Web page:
— fishermen do the same thing.
— I’ve noticed that most really good golfers get out and get the early tee times (that’s why I usually go in the afternoon!)
— on Black Friday, women get out early — 4 or 5 or 6 a.m. — because they are earnest about getting the best deals. People who are serious about seeking something get out early to get it.
And that is what Psalm 63 says we should do with the Lord too. If we are serious about seeking Him, we will seek Him EARLY.

— In Mark 1:35 we see that Jesus kept this same pattern: “And in the early morning, while it was still dark, He arose and went out and departed to a lonely place, and was praying there.”
There we see that Jesus got up early — and “early” is qualified by “while it was still dark”, so it was pretty early! — and went out to a place where He could be alone. And He did that, the Bible says, so that He could pray. Jesus serves as the great model for us. He was busier in ministry than any of us will ever be in our lives — the previous verses describe how just the night before, “the whole city had gathered at His door” and He was healing people. This went on until very late. And yet Jesus made it a priority to get up early and seek God and pray. We should do the same thing. We should tell the Lord, “In the morning, You will hear my voice.”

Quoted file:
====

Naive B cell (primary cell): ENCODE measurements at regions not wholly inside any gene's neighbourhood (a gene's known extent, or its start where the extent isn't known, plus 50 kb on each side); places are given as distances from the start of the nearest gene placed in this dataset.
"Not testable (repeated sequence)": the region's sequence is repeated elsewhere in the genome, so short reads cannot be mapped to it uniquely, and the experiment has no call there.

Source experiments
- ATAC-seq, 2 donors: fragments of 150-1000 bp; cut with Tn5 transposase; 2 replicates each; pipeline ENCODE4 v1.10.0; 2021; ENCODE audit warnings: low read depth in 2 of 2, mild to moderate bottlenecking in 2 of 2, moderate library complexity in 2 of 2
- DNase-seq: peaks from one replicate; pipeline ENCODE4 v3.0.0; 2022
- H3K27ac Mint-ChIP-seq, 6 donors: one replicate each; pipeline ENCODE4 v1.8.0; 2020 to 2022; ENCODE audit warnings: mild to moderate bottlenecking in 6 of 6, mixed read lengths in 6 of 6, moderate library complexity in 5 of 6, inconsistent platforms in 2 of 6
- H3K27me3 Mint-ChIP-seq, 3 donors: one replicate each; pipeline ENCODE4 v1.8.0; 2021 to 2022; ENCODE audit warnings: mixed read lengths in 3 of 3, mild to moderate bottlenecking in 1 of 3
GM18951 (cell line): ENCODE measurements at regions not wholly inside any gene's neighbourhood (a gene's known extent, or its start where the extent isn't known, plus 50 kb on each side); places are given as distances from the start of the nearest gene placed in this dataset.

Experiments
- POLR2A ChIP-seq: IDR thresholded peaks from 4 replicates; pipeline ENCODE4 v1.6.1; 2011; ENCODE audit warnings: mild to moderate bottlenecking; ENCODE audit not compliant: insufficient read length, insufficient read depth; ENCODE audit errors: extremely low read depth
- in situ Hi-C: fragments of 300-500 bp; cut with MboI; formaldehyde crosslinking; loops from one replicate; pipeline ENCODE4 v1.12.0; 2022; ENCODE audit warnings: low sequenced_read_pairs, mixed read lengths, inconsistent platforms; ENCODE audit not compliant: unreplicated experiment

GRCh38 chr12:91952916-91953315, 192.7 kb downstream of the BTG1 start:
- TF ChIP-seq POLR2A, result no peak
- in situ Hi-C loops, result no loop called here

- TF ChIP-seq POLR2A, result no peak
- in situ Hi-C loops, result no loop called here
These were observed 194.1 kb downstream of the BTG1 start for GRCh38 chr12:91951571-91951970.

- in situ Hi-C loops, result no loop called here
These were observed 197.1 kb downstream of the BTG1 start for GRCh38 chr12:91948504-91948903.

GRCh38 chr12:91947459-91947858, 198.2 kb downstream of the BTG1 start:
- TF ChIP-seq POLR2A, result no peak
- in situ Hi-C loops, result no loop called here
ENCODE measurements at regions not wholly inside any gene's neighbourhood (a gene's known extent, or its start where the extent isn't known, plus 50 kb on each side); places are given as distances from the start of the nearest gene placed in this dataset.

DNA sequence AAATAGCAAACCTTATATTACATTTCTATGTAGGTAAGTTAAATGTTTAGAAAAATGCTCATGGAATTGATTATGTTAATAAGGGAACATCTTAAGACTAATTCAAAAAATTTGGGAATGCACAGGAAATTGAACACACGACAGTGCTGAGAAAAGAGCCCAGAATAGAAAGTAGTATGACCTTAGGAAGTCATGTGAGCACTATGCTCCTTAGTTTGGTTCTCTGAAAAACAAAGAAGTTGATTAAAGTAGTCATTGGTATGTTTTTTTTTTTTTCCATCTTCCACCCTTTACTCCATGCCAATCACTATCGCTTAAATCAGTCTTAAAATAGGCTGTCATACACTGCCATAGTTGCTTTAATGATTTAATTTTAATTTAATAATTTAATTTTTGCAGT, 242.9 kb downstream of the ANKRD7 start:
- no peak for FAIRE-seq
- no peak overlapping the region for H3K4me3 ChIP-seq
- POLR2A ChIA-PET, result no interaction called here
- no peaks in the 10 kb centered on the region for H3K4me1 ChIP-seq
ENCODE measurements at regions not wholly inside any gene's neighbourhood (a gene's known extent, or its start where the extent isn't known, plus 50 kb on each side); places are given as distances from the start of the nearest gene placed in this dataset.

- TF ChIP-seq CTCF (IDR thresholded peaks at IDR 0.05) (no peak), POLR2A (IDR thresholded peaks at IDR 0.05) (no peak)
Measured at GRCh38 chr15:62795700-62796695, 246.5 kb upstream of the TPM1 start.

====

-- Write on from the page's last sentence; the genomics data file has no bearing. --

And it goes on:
— Morning prayer is assumed in the Model Prayer that Jesus gave us in Matthew 6. Think about it: what good would it do to pray, “Give us this day our daily bread” at the end of the day, AFTER you’ve already HAD your daily bread! It makes much more sense as a morning prayer, asking God to provide what we need for the day ahead.

— Ronnie is currently teaching about the Spiritual Armor in Ephesians 6. What good would it do to put on your “spiritual armor” after the battle is done, at the end of the day?! We may need it then too, but we especially need to put on our spiritual armor BEFORE we fight the battles of the day — in the morning, in God’s word & prayer.

Now, let me balance that just a little bit by saying that I understand that not everybody is a “morning person”, and there is not just one time for prayer:

— First of all, we know that we should be praying all day long:
I Thessalonians 5:17 says, “Pray without ceasing.”
In Psalm 119:164 the Psalmist says, “Seven times a day I praise You” — and we know that those “7 times” are not literal, but symbolic of the fact that all through the day we are to be praising God and praying.
There are many such scriptures which command us to walk with God in prayer all day long. We are not merely to pray in the morning and leave prayer behind (which is unfortunately what I used to do!). So I am NOT just teaching that we are ONLY to pray in the morning.

— Secondly, I also know that not everyone does their best Bible reading and prayer first thing. Some people are what my Aunt Betty used to call a “grouchy bear” in the morning. Our son Paul gets up early to work with Pete Jackson at Stonewall Homes, and he is not a “merry sunshine” first thing. The other day he told Cheryl that he thought I was a good dad because when I am reading my Bible first thing in the morning and I see he is leaving, I don’t say anything to him because I know he doesn’t want to talk!